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et totiens nostro Memphi cruenta malo, tres ubi Pompeio detraxit harena triumphos !

tollet nulla dies hanc tibi, Roma, notam. issent Phlegraeo melius tibi funera campo,

vel tua si socero colla daturus eras, scilicet incesti meretrix regina Canopi,

in v. 35.

35. tres

34. totiens: in particular, in pared to that of the Giants on the the Alexandrian war of Caesar, the neighboring Phlegraean plains of various engagements during the Macedonia. The former interprestruggle of Octavian against tation seems to have been accepted the power of Cleopatra, and the by Juvenal (10, 283 sqq.); the event to which reference is made latter, which suits better the de

- nostro ... malo : one velopment of the thought here, of Propertius's vague ablatives: was apparently in the mind of to our hurt.'

Lucan (7, 144 sqq.; 8, 530, 531). triumphos : over – tibi: Pompey, though there is Numidia (80 B.C.), Spain (71 no new vocative to change the B.C.), and Mithridates (61 B.C.); person addressed from that in the cf. Cic. Pro Sest. 61, 129: vir is, previous verse; cf. Tib. 1, 7, 3, n. qui tripertitas orbis terrarum oras 38. vel . . . si: “even if' atque regiones tribus triumphis even though,' if the second interadiunctas huic imperio notavit. pretation of v. 37 is accepted. ubi: used loosely of tellus in gen socero : Julius Caesar, whose eral. — detraxit harena: Pompey daughter Julia became Pompey's was murdered in the little boat in wife in 59 B.C.

daturus eras : which he was proceeding to land, i.e. in losing in the battle of Pharand his corpse was left upon the salus, if we accept the second intersandy beach, naked and headless. pretation of v. 37.

37. issent = fuissent : cf. Juv. 39. scilicet: a sarcastic intro7, 29: dignus venias hederis ; Ger duction to a most bitterly scornful manWie geht's ?”—Phlegraeo ... passage.

- incesti ... Canopi: campo: a willful or careless ambi

Canopus, a notorious resort twelve guity. The expression may

refer miles east of Alexandria, was reto Campania, where Pompey was puted far to outdo the excesses of dangerously ill at Naples, in 50 B.C. Baiae; Juvenal, who knew Egypt (cf. Cic. Tusc. Disp. 1, 86); or to at first hand, speaks (15, 46) of Pharsalus, where he was finally famoso Canopo; and Kavwdefeated by Caesar, in a battle βίσμος became proverbial. which might be poetically com meretrix regina: so also Pliny,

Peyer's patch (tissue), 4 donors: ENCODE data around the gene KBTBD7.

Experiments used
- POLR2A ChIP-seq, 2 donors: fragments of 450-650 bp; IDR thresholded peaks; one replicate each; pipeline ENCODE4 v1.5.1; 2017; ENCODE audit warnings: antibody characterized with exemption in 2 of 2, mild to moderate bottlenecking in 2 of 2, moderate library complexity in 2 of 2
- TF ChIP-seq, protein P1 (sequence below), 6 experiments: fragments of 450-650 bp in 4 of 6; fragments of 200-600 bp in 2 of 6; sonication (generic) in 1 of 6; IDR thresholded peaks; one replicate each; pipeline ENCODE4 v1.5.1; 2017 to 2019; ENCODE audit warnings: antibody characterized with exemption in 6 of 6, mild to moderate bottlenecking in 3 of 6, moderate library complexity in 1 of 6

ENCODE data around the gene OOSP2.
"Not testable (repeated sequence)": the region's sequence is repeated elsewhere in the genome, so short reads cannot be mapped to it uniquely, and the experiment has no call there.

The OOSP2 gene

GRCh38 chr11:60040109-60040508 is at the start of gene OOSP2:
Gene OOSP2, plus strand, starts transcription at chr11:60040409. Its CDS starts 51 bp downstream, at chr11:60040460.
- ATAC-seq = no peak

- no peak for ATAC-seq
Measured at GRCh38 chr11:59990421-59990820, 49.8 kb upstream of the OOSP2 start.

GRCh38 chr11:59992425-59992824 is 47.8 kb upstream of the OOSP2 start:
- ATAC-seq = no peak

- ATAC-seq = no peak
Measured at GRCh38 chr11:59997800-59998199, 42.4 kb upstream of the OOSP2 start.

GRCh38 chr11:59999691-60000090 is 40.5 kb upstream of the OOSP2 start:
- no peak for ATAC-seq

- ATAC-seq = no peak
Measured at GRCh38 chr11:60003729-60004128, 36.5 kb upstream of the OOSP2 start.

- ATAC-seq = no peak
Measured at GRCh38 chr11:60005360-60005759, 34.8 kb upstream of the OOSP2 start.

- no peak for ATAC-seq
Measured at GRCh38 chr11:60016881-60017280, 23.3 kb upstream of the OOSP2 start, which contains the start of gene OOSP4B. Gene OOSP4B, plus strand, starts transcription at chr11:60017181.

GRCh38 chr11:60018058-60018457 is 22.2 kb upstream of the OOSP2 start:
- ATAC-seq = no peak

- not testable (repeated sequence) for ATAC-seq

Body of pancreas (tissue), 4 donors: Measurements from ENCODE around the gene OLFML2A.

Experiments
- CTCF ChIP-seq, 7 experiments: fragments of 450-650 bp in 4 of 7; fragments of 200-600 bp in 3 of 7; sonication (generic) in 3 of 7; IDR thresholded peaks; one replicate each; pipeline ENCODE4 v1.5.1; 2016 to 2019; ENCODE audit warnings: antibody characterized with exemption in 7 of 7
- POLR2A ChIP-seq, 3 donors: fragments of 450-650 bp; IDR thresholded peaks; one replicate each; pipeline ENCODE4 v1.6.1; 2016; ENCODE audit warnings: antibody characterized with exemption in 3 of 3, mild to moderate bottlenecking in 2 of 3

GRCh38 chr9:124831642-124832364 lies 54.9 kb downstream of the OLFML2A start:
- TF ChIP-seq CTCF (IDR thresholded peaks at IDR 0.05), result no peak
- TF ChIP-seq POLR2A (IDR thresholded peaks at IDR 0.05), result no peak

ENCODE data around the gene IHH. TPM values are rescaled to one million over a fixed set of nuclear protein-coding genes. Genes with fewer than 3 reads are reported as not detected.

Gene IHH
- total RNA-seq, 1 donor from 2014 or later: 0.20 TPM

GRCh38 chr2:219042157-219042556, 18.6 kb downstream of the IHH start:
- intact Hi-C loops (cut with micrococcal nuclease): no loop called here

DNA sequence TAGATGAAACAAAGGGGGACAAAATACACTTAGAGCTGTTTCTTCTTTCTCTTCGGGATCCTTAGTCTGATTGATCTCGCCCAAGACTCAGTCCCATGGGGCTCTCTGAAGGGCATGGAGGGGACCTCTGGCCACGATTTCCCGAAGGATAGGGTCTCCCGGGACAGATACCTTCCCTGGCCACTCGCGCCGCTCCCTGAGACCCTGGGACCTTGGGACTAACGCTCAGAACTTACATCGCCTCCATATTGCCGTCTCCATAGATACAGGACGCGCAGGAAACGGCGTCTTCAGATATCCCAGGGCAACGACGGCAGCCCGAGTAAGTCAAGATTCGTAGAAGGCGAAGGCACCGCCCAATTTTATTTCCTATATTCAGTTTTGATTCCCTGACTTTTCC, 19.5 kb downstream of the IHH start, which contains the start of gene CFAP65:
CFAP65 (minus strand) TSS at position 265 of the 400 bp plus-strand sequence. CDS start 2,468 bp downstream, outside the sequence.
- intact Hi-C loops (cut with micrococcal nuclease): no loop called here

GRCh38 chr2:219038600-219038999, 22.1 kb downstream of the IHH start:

una Philippeo sanguine adusta nota,
ausa lovi nostro latrantem opponere Anubim,

et Tiberim Nili cogere ferre minas,
Romanamque tubam crepitanti pellere sistro,

baridos et contis rostra Liburna sequi, foedaque Tarpeio conopia tendere saxo,

iura dare et statuas inter et arma Mari.


N. H. 9, 119. With fine irony war vessel (C. S.). The Bâpus Cleopatra is called queen of Ca was a clumsy river transport pronopus, rather than of Egypt. pelled by poles (contis).- Liburna :

40. una : the poet speaks rela swiftly moving galleys like those tively rather than absolutely. -- used by the Illyrian pirates. They Philippeo sanguine : source, the had played an important part in customary preposition being omit the victory of Actium. ted. The Ptolemies claimed to 45. Tarpeio . . . saxo : where trace their descent from Philip of the heroic Roman character had Macedon. — nota: ablative. No been so often exhibited, and death infamy like Cleopatra's had ever scorned. conopia : to a Roman overtaken the Ptolemies.

soldier mosquito netting would be 41. ausa : sc. est. - latrantem : the extreme of effeminacy. Cf. the Egyptian god Anubis was rep Hor. Epod. 9, 15: interque signa resented with a jackal's, or dog's, turpe militaria sol adspicit conohead; Vergil (Aen. 8, 698) and pium. . Ovid (Met. 9, 690) use the ex 46. iura dare: what a feminine pression latrator Anubis. The regime like that of Cleopatra would inferiority of Egypt to Rome is be at Rome is hinted from the implied in the series of compar previous verse, and the effect of isons: (1) great gods ; (2) local the imaginary picture is heightriver gods ; (3) army; (4) navy; ened by the contrast with the (5) national character ; (6) laws. rule of the most virile heroes in 42. Cf. 2, 33, 20:

cum Tiberi

Roman history, like Marius. Nilo gratia nulla fuit.

statuas: of the great gods of 43. crepitanti : ‘jingling.' To Rome and of famous Romans. rouse them to deeds of battle they They grew so numerous that they must rely on the barbarian sis began to be removed by the State trum, a mere adjunct of their from the Capitol as early as 179 characteristic worship.

B.C., from the Forum in 158 B.C. 44. baridos: it was like match arma Mari: the trophies that ing our canal boat with the steam Marius won from Jugurtha, and

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nunc :

quid nunc Tarquinii fractas iuvat esse secures,

nomine quem simili vita superba notat,

si mulier patienda fuit ? cape, Roma, triumphum, 50 et longum Augusto salva precare diem.

. fugisti tamen in timidi vaga flumina Nili:

accepere tuae Romula vincla manus. bracchia spectavi sacris admorsa colubris, et trahere occultum membra soporis iter.

51. vaga DV vada NFL. from the Cimbri and Teutons, set 52. accepere .. manus : figup on the Capitoline hill, were uratively. — Romula : this adjectorn down by Sulla, but restored tive is used also in 4, 4, 26; the by Julius Caesar. Cf. Suet. Tul. usual prose form is Romulea

Romana ; cf. Hor. Carm. Saec. 47. quid : acc. of inner obj. 47: Romulae genti. (cognate).